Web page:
Beginning today, we will be rewarding the best comment of each day with a little time in the spotlight. We are a conversation, after all, and you guys are as much a part of that as any of us. We’ve had some pieces that have sparked great dialogue, and others that didn’t generate as much conversation as we’d like, but there’s one topic that’s never failed: porn.
Porn gets people riled up and typing away, and Erin is one of our most thoughtful and outspoken recent commenters on the topic. For that, she’s the inaugural recipient of our Good Comment of the Day.
It’s of course natural for men to find women beautiful and sexual. What isn’t so natural is how women are depicted through media and how often it’s shoved out there making it normalized. And the sad thing is that you have more young people growing up on porn—like never before. Boys who will wonder why their girlfriends don’t have cantaloupe breasts and girls who will wonder what’s wrong with their very real and natural breasts. And while there is a lot of sexual exploitation of women out there, there is must as much emotional exploitation of men will grow up not knowing how to really relate to women in an authentic and honest way because their only experience is with their hand and computer. But I am glad there are men out there talking about this, being honest about it and truly trying to be good men. We totally need that!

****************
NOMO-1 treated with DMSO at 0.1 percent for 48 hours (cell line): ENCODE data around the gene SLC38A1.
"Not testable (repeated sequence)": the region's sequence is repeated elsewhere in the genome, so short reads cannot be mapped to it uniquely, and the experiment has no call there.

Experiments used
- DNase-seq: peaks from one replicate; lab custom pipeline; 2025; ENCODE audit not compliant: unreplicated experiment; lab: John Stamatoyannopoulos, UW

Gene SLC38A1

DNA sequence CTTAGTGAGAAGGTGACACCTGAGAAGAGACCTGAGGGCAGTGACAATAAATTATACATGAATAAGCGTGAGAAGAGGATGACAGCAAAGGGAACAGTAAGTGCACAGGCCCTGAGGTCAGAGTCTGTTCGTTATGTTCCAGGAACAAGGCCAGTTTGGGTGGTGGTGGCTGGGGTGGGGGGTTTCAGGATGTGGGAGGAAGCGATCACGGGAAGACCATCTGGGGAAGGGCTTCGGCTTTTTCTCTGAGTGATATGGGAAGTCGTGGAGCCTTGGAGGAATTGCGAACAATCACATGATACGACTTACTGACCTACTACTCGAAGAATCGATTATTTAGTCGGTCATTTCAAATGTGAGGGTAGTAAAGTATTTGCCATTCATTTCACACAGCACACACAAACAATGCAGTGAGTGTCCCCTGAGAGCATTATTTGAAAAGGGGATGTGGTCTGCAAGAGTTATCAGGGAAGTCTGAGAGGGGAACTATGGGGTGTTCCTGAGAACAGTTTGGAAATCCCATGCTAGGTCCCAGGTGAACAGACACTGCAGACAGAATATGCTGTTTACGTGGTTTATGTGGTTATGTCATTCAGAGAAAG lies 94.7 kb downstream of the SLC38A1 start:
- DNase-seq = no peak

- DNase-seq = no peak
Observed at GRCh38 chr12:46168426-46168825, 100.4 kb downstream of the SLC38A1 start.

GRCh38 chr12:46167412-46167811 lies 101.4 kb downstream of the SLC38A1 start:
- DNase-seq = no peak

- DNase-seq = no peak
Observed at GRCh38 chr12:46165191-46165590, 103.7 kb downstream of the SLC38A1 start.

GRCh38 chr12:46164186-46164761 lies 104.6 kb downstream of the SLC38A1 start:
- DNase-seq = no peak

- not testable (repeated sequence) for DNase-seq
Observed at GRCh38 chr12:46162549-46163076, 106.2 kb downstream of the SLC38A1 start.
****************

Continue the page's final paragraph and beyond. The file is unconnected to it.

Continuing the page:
She followed that up with some insight on the situation presented in “The Professional”:
Men’s sexual nature is not violent or sadistic. But a lot of our seedier sexual media displays that cater to male urges are often portrayed as over the top dominating and slightly sadistic. And I don’t feel all warm and fuzzy because men (married or not) hired a woman and actually wanted her to orgasm. That orgasm is still all about him. Not to mention the number of married or committed men that do these kinds behind their woman’s back all the time, while girls like the one in the article try to give warm, fuzzy speeches about how good these men are because they wanted to know what her favorite color was and wanted to make her orgasm.
Erin’s passionate about her beliefs, but she still makes a point to acknowledge the other side of the coin. In both cases, she lets us know men and women ought to act, but then goes on to talk about how societal influences are messing that up. She’s ardent but open-minded, and that’s how we want all of our discussions to be.
Cheers, Erin! And to everyone else, don’t forget to comment. Why pass on the chance to see your name up in virtual, blogtastic lights?